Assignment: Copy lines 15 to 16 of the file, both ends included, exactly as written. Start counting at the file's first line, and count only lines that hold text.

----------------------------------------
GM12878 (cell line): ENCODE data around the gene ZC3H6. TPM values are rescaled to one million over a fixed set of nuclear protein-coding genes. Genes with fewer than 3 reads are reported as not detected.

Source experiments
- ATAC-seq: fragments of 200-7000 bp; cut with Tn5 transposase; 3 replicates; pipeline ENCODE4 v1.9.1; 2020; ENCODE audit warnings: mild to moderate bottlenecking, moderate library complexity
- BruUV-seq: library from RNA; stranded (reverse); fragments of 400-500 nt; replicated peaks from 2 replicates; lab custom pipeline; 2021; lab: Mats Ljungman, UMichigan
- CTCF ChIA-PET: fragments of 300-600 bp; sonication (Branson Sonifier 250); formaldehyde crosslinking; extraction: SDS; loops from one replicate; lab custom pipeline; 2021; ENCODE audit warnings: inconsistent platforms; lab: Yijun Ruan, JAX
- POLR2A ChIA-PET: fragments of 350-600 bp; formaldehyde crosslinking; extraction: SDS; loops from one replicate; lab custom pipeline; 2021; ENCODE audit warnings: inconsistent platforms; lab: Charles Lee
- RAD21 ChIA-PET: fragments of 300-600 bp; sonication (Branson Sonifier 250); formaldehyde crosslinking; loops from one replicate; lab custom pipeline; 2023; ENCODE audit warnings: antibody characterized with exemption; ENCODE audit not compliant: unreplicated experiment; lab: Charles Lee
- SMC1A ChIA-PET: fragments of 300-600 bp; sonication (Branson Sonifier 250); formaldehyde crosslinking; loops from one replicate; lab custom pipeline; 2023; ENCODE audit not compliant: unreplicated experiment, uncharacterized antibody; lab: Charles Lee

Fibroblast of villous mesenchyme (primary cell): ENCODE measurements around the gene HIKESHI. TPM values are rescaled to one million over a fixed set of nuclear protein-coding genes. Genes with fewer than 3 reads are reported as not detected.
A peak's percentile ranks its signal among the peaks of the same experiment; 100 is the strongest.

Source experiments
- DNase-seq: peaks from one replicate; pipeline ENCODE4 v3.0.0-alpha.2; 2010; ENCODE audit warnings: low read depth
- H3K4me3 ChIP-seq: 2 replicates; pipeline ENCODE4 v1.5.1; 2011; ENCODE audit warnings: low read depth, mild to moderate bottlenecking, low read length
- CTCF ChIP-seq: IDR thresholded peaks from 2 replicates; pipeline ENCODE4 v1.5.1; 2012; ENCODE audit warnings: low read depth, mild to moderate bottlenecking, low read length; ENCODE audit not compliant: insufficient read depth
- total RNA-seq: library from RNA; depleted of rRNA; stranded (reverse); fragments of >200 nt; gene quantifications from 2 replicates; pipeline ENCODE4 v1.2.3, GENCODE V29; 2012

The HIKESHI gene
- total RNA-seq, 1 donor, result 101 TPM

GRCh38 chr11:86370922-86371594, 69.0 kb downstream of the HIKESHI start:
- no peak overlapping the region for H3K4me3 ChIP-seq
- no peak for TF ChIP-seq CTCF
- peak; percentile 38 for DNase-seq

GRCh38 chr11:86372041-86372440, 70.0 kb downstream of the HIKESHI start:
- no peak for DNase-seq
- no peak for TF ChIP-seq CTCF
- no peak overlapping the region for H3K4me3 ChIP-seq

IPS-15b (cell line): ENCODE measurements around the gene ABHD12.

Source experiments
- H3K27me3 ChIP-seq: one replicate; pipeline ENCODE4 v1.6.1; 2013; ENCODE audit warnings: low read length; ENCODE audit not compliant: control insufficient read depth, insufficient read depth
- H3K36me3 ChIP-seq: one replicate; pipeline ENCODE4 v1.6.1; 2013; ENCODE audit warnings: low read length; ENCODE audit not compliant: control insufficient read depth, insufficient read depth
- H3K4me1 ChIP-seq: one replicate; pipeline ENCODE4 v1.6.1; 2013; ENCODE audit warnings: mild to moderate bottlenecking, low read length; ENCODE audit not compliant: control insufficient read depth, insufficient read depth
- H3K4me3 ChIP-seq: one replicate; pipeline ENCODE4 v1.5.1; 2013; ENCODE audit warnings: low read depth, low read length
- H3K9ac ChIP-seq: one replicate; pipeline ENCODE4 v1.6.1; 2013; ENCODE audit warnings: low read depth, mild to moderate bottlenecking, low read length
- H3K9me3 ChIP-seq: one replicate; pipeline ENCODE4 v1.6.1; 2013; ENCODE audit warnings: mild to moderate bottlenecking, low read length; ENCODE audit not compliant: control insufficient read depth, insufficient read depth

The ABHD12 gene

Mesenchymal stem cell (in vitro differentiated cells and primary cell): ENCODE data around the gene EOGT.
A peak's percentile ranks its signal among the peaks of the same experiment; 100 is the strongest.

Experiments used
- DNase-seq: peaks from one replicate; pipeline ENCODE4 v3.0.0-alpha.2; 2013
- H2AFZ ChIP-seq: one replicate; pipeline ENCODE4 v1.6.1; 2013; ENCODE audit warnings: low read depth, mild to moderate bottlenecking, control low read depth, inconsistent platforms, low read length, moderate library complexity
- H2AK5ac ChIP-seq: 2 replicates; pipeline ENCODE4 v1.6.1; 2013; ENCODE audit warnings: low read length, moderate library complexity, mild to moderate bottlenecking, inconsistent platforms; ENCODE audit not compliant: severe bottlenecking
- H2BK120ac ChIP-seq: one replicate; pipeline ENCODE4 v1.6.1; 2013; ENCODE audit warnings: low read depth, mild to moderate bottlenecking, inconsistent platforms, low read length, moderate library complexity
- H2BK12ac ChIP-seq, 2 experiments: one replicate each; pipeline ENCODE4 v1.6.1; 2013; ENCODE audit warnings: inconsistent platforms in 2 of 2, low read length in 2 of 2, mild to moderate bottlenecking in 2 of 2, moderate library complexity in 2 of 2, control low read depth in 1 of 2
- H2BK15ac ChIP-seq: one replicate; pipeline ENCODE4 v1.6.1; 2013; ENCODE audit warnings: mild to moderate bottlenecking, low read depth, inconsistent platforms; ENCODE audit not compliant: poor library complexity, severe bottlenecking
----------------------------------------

- total RNA-seq: library from RNA; depleted of rRNA; stranded (reverse); fragments of >200 nt; gene quantifications from 2 replicates; pipeline ENCODE4 v1.2.3, GENCODE V29; 2012

The HIKESHI gene